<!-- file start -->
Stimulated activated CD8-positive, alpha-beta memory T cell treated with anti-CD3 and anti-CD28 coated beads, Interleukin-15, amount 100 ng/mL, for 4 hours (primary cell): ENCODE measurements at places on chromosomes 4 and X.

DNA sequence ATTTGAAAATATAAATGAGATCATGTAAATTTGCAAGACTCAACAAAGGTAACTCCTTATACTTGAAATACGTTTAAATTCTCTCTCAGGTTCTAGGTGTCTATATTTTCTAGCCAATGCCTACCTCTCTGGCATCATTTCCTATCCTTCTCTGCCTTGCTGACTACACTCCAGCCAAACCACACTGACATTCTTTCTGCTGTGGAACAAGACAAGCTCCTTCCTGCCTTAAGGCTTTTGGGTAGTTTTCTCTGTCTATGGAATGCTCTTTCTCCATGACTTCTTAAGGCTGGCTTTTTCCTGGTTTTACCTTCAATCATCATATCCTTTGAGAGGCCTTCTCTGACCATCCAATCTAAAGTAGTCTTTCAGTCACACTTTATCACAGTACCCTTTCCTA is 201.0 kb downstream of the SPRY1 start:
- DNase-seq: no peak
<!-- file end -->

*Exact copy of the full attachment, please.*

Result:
Stimulated activated CD8-positive, alpha-beta memory T cell treated with anti-CD3 and anti-CD28 coated beads, Interleukin-15, amount 100 ng/mL, for 4 hours (primary cell): ENCODE measurements at places on chromosomes 4 and X.

DNA sequence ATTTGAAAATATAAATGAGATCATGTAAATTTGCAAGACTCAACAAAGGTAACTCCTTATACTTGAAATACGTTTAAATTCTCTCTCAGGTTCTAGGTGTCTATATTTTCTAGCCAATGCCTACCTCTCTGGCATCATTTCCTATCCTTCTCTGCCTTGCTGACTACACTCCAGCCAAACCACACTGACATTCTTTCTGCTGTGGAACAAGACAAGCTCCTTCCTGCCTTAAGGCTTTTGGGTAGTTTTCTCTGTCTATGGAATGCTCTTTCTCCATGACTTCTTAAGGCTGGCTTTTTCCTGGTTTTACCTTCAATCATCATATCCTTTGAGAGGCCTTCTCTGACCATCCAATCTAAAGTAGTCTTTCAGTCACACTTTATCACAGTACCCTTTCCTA is 201.0 kb downstream of the SPRY1 start:
- DNase-seq: no peak